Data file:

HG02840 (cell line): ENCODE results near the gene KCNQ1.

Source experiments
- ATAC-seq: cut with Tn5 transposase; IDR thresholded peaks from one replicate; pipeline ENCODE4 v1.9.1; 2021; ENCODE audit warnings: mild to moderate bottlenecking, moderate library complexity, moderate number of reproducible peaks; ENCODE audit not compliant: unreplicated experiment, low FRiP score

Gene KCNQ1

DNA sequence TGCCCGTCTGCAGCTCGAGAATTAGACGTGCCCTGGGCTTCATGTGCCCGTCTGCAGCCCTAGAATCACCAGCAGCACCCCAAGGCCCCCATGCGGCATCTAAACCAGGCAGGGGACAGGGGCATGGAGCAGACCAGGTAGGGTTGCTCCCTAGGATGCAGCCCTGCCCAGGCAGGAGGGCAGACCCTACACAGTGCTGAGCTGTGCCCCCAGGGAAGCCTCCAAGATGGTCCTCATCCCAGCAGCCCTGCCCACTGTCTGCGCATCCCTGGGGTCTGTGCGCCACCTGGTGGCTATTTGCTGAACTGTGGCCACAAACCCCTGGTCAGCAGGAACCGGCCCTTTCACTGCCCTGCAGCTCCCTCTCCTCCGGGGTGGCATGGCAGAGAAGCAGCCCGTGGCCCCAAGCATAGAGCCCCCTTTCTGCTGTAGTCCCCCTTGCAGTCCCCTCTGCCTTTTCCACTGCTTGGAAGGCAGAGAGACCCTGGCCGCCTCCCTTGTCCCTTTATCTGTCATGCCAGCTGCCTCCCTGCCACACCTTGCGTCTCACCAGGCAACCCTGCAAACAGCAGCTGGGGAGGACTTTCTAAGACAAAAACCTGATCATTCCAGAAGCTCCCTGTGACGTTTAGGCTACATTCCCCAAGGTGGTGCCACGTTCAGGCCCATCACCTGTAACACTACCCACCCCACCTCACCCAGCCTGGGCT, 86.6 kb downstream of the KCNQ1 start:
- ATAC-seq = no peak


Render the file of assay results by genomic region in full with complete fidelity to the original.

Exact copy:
HG02840 (cell line): ENCODE results near the gene KCNQ1.

Source experiments
- ATAC-seq: cut with Tn5 transposase; IDR thresholded peaks from one replicate; pipeline ENCODE4 v1.9.1; 2021; ENCODE audit warnings: mild to moderate bottlenecking, moderate library complexity, moderate number of reproducible peaks; ENCODE audit not compliant: unreplicated experiment, low FRiP score

Gene KCNQ1

DNA sequence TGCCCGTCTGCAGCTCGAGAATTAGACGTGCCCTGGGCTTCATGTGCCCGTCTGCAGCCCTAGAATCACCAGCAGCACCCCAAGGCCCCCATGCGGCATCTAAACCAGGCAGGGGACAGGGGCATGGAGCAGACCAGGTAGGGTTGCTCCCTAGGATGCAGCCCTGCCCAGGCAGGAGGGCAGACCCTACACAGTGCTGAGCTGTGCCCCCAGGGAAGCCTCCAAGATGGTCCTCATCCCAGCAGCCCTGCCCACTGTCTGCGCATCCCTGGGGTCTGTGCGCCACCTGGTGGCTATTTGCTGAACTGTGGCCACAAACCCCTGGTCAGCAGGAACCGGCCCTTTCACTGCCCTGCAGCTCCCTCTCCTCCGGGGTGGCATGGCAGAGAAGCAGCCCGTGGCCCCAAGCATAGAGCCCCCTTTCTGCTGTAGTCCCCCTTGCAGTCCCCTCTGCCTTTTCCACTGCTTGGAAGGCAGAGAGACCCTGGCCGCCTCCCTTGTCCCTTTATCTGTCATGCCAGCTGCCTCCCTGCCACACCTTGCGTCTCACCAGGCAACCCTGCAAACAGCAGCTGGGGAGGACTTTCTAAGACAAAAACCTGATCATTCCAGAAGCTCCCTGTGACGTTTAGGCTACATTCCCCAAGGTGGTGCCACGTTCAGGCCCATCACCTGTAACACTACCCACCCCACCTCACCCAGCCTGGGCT, 86.6 kb downstream of the KCNQ1 start:
- ATAC-seq = no peak